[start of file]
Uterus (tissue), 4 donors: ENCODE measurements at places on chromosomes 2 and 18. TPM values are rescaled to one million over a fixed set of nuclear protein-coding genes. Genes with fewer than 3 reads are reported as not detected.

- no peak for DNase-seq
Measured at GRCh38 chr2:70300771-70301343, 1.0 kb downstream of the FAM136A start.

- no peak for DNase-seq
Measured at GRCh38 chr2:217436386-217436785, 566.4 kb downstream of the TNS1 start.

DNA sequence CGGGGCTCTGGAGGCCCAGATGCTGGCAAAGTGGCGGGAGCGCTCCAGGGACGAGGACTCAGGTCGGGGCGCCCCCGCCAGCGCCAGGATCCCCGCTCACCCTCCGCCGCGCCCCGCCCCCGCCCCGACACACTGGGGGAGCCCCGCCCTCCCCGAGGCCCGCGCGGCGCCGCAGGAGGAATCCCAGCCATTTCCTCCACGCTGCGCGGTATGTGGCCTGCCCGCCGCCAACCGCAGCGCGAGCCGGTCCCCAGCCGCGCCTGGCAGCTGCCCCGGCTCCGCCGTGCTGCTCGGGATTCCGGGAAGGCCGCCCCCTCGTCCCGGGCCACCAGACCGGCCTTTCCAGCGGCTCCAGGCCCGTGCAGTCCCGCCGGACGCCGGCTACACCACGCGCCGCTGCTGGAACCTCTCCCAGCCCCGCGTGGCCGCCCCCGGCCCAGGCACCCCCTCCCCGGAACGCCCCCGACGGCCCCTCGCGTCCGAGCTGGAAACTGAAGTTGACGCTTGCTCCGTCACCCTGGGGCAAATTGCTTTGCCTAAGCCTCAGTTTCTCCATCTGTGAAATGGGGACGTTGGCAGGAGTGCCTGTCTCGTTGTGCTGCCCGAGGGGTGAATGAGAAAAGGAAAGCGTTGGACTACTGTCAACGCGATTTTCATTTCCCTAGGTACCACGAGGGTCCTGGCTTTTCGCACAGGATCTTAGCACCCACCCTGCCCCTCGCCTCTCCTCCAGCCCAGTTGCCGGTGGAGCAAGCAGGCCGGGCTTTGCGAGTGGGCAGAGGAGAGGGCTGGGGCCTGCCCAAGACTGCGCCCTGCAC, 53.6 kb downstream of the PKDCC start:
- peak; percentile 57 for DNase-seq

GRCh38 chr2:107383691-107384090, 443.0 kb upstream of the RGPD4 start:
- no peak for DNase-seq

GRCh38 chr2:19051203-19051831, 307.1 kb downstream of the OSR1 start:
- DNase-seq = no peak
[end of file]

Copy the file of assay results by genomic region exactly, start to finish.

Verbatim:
Uterus (tissue), 4 donors: ENCODE measurements at places on chromosomes 2 and 18. TPM values are rescaled to one million over a fixed set of nuclear protein-coding genes. Genes with fewer than 3 reads are reported as not detected.

- no peak for DNase-seq
Measured at GRCh38 chr2:70300771-70301343, 1.0 kb downstream of the FAM136A start.

- no peak for DNase-seq
Measured at GRCh38 chr2:217436386-217436785, 566.4 kb downstream of the TNS1 start.

DNA sequence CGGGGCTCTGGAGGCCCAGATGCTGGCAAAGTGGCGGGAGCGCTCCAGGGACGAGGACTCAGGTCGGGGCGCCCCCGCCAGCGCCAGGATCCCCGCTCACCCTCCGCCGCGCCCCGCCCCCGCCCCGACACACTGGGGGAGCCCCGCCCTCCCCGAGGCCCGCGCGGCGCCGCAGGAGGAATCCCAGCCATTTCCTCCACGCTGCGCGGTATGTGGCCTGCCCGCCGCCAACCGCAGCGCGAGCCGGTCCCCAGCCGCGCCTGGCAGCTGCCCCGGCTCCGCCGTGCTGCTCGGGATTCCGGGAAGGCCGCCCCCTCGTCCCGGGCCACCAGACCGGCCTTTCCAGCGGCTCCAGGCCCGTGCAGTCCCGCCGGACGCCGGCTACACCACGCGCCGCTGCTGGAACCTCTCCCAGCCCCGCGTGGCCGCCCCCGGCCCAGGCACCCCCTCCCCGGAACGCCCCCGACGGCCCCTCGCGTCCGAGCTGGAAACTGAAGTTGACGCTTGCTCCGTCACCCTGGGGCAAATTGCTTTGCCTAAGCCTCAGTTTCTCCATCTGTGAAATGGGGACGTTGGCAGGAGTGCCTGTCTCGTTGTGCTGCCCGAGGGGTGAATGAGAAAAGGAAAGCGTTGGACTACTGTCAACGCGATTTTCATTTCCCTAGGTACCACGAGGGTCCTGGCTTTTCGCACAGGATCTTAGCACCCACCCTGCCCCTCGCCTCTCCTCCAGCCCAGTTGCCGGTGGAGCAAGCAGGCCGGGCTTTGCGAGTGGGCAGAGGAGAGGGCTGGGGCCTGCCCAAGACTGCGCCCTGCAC, 53.6 kb downstream of the PKDCC start:
- peak; percentile 57 for DNase-seq

GRCh38 chr2:107383691-107384090, 443.0 kb upstream of the RGPD4 start:
- no peak for DNase-seq

GRCh38 chr2:19051203-19051831, 307.1 kb downstream of the OSR1 start:
- DNase-seq = no peak